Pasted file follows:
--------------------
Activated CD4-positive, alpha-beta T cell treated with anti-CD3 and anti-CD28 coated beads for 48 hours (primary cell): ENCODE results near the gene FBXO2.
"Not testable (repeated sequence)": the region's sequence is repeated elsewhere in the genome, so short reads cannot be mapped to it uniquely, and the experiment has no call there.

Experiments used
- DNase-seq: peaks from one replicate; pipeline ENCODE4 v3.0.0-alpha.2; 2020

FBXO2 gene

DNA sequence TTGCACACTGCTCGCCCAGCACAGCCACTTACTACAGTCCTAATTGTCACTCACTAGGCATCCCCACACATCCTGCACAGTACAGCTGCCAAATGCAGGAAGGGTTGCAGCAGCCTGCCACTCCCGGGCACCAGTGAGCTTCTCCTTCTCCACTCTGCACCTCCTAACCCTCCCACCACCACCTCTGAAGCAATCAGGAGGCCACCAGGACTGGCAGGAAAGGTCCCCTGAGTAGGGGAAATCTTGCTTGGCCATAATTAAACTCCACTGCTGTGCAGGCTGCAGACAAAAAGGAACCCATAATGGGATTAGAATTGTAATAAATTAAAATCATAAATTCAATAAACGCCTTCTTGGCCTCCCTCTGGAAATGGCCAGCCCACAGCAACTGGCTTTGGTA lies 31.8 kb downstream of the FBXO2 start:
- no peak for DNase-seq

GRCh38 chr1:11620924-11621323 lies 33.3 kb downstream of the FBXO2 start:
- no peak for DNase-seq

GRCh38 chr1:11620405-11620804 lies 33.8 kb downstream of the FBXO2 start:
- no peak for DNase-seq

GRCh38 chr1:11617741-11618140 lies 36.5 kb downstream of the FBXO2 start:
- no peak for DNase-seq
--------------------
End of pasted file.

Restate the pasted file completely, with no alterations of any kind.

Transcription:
Activated CD4-positive, alpha-beta T cell treated with anti-CD3 and anti-CD28 coated beads for 48 hours (primary cell): ENCODE results near the gene FBXO2.
"Not testable (repeated sequence)": the region's sequence is repeated elsewhere in the genome, so short reads cannot be mapped to it uniquely, and the experiment has no call there.

Experiments used
- DNase-seq: peaks from one replicate; pipeline ENCODE4 v3.0.0-alpha.2; 2020

FBXO2 gene

DNA sequence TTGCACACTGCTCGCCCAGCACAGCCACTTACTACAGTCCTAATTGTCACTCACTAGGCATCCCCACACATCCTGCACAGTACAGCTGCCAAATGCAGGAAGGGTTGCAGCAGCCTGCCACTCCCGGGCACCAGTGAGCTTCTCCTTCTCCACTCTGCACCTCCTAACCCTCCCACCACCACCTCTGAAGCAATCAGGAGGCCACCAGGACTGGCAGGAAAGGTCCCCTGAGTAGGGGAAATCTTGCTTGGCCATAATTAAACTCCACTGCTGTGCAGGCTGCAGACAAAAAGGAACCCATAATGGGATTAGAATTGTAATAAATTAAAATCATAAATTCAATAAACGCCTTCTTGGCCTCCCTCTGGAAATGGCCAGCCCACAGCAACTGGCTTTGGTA lies 31.8 kb downstream of the FBXO2 start:
- no peak for DNase-seq

GRCh38 chr1:11620924-11621323 lies 33.3 kb downstream of the FBXO2 start:
- no peak for DNase-seq

GRCh38 chr1:11620405-11620804 lies 33.8 kb downstream of the FBXO2 start:
- no peak for DNase-seq

GRCh38 chr1:11617741-11618140 lies 36.5 kb downstream of the FBXO2 start:
- no peak for DNase-seq